What advice can you offer women who need to have a daring conversation but aren’t sure where or how to begin?
This is one of my favorite chapters in the book, “Conflict Is the Pits, Until It Isn’t.” When you find yourself in situations in which you know conflict is possible, and similarly know that a conversation needs to happen to prevent you from feeling like you are trying to tread water in a sinkhole, you have four choices. First, you can avoid the conversation. Second, you can wing the conversation. Third, you can mentally script what you plan to say, and have the conversation over and over in your head. Or fourth, you can plan out your conversation, role-play it, and then show up and have it. Clearly, my preference is for readers to choose number four. In order for it to feel like a viable option, it’s important to shift from seeing the kind of conversation you know you need to have as “difficult” to seeing it as “daring.” For difficult conversations happen when you see yourself as the recipient of conflict (real or perceived) rather than as the co-creator of your situation. When you choose compassion, curiosity, creativity, and collaboration, you shift a difficult conversation into a daring one.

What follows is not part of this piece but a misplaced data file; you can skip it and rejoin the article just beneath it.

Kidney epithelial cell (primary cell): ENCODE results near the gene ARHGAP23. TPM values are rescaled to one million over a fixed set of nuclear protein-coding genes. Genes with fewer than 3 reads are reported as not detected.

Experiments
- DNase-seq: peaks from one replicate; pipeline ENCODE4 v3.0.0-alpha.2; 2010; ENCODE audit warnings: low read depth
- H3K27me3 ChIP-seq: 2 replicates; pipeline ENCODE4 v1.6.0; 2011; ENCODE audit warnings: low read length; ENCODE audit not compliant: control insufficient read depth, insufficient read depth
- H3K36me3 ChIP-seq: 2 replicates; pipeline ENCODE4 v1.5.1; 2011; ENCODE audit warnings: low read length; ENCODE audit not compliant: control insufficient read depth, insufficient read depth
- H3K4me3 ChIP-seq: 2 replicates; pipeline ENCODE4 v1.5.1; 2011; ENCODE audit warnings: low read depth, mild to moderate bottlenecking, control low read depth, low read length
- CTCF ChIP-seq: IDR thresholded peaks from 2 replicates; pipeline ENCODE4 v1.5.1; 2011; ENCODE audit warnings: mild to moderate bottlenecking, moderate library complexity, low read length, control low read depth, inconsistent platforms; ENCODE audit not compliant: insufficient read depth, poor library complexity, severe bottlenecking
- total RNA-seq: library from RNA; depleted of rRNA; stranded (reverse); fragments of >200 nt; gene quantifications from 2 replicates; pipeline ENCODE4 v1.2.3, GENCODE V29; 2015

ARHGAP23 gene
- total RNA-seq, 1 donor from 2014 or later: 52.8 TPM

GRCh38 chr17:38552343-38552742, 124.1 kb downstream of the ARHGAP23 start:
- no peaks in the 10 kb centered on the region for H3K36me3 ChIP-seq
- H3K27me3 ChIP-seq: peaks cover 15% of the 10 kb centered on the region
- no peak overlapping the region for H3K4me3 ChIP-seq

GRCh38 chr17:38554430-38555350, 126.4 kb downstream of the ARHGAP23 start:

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Alexia Vernon is the author of Step into Your Moxie. Branded a “Moxie Maven” by President Obama’s White House Office of Public Engagement, she is a sought-after speaking and leadership coach who delivers transformational keynotes and corporate trainings for Fortune 500 companies and other professional groups and organizations, including the United Nations and TEDx. Visit her online at www.alexiavernon.com.